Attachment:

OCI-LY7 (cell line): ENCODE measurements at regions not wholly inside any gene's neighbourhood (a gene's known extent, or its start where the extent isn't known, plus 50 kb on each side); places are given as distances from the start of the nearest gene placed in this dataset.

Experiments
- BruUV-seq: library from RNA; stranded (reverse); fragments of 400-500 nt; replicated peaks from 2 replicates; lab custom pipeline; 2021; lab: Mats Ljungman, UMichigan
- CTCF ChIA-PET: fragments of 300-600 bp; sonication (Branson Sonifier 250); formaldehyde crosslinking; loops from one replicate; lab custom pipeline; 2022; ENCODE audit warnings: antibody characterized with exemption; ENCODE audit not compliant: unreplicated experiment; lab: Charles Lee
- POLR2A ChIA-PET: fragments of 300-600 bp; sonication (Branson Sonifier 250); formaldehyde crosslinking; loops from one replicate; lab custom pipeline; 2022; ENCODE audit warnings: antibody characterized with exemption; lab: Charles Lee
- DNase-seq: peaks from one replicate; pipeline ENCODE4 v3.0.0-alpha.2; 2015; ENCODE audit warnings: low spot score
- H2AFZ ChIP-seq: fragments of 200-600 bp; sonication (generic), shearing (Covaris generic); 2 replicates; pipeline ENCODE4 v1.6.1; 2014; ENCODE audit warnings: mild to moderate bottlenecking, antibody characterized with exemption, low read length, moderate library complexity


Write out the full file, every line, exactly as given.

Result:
OCI-LY7 (cell line): ENCODE measurements at regions not wholly inside any gene's neighbourhood (a gene's known extent, or its start where the extent isn't known, plus 50 kb on each side); places are given as distances from the start of the nearest gene placed in this dataset.

Experiments
- BruUV-seq: library from RNA; stranded (reverse); fragments of 400-500 nt; replicated peaks from 2 replicates; lab custom pipeline; 2021; lab: Mats Ljungman, UMichigan
- CTCF ChIA-PET: fragments of 300-600 bp; sonication (Branson Sonifier 250); formaldehyde crosslinking; loops from one replicate; lab custom pipeline; 2022; ENCODE audit warnings: antibody characterized with exemption; ENCODE audit not compliant: unreplicated experiment; lab: Charles Lee
- POLR2A ChIA-PET: fragments of 300-600 bp; sonication (Branson Sonifier 250); formaldehyde crosslinking; loops from one replicate; lab custom pipeline; 2022; ENCODE audit warnings: antibody characterized with exemption; lab: Charles Lee
- DNase-seq: peaks from one replicate; pipeline ENCODE4 v3.0.0-alpha.2; 2015; ENCODE audit warnings: low spot score
- H2AFZ ChIP-seq: fragments of 200-600 bp; sonication (generic), shearing (Covaris generic); 2 replicates; pipeline ENCODE4 v1.6.1; 2014; ENCODE audit warnings: mild to moderate bottlenecking, antibody characterized with exemption, low read length, moderate library complexity